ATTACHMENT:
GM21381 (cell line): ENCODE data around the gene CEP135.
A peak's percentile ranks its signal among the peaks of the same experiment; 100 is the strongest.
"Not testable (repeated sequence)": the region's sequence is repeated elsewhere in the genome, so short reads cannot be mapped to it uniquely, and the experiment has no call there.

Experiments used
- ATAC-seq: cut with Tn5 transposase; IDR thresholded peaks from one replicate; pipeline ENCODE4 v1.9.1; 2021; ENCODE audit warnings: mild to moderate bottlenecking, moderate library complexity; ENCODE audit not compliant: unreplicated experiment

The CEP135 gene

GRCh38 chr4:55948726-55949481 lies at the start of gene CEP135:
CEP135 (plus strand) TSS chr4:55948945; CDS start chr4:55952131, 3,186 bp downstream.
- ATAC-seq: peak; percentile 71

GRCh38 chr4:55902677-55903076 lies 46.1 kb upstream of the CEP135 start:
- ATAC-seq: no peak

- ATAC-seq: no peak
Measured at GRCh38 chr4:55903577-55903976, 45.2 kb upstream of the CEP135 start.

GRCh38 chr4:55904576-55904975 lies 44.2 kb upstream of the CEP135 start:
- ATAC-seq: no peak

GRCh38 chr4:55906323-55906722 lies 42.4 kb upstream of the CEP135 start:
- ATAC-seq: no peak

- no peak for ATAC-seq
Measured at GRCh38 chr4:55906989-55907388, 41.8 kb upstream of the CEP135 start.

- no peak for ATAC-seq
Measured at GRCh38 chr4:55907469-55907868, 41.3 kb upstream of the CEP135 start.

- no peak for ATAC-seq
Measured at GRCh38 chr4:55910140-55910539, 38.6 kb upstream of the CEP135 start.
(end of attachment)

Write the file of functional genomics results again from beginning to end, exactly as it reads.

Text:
GM21381 (cell line): ENCODE data around the gene CEP135.
A peak's percentile ranks its signal among the peaks of the same experiment; 100 is the strongest.
"Not testable (repeated sequence)": the region's sequence is repeated elsewhere in the genome, so short reads cannot be mapped to it uniquely, and the experiment has no call there.

Experiments used
- ATAC-seq: cut with Tn5 transposase; IDR thresholded peaks from one replicate; pipeline ENCODE4 v1.9.1; 2021; ENCODE audit warnings: mild to moderate bottlenecking, moderate library complexity; ENCODE audit not compliant: unreplicated experiment

The CEP135 gene

GRCh38 chr4:55948726-55949481 lies at the start of gene CEP135:
CEP135 (plus strand) TSS chr4:55948945; CDS start chr4:55952131, 3,186 bp downstream.
- ATAC-seq: peak; percentile 71

GRCh38 chr4:55902677-55903076 lies 46.1 kb upstream of the CEP135 start:
- ATAC-seq: no peak

- ATAC-seq: no peak
Measured at GRCh38 chr4:55903577-55903976, 45.2 kb upstream of the CEP135 start.

GRCh38 chr4:55904576-55904975 lies 44.2 kb upstream of the CEP135 start:
- ATAC-seq: no peak

GRCh38 chr4:55906323-55906722 lies 42.4 kb upstream of the CEP135 start:
- ATAC-seq: no peak

- no peak for ATAC-seq
Measured at GRCh38 chr4:55906989-55907388, 41.8 kb upstream of the CEP135 start.

- no peak for ATAC-seq
Measured at GRCh38 chr4:55907469-55907868, 41.3 kb upstream of the CEP135 start.

- no peak for ATAC-seq
Measured at GRCh38 chr4:55910140-55910539, 38.6 kb upstream of the CEP135 start.